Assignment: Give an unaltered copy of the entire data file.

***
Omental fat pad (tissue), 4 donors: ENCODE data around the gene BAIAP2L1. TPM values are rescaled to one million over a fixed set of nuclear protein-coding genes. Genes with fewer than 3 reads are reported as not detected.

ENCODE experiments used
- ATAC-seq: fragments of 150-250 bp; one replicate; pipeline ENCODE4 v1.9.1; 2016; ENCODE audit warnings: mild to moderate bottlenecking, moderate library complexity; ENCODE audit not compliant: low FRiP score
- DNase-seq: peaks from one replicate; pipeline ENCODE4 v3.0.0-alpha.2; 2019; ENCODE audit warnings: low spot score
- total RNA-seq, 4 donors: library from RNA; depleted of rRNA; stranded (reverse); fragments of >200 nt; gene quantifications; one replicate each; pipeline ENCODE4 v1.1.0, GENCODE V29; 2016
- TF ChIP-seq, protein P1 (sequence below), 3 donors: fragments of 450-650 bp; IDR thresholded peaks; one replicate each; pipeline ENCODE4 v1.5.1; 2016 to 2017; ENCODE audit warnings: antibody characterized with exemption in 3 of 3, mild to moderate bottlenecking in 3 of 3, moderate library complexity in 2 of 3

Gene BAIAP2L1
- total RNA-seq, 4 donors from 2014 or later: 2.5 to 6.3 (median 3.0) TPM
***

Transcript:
Omental fat pad (tissue), 4 donors: ENCODE data around the gene BAIAP2L1. TPM values are rescaled to one million over a fixed set of nuclear protein-coding genes. Genes with fewer than 3 reads are reported as not detected.

ENCODE experiments used
- ATAC-seq: fragments of 150-250 bp; one replicate; pipeline ENCODE4 v1.9.1; 2016; ENCODE audit warnings: mild to moderate bottlenecking, moderate library complexity; ENCODE audit not compliant: low FRiP score
- DNase-seq: peaks from one replicate; pipeline ENCODE4 v3.0.0-alpha.2; 2019; ENCODE audit warnings: low spot score
- total RNA-seq, 4 donors: library from RNA; depleted of rRNA; stranded (reverse); fragments of >200 nt; gene quantifications; one replicate each; pipeline ENCODE4 v1.1.0, GENCODE V29; 2016
- TF ChIP-seq, protein P1 (sequence below), 3 donors: fragments of 450-650 bp; IDR thresholded peaks; one replicate each; pipeline ENCODE4 v1.5.1; 2016 to 2017; ENCODE audit warnings: antibody characterized with exemption in 3 of 3, mild to moderate bottlenecking in 3 of 3, moderate library complexity in 2 of 3

Gene BAIAP2L1
- total RNA-seq, 4 donors from 2014 or later: 2.5 to 6.3 (median 3.0) TPM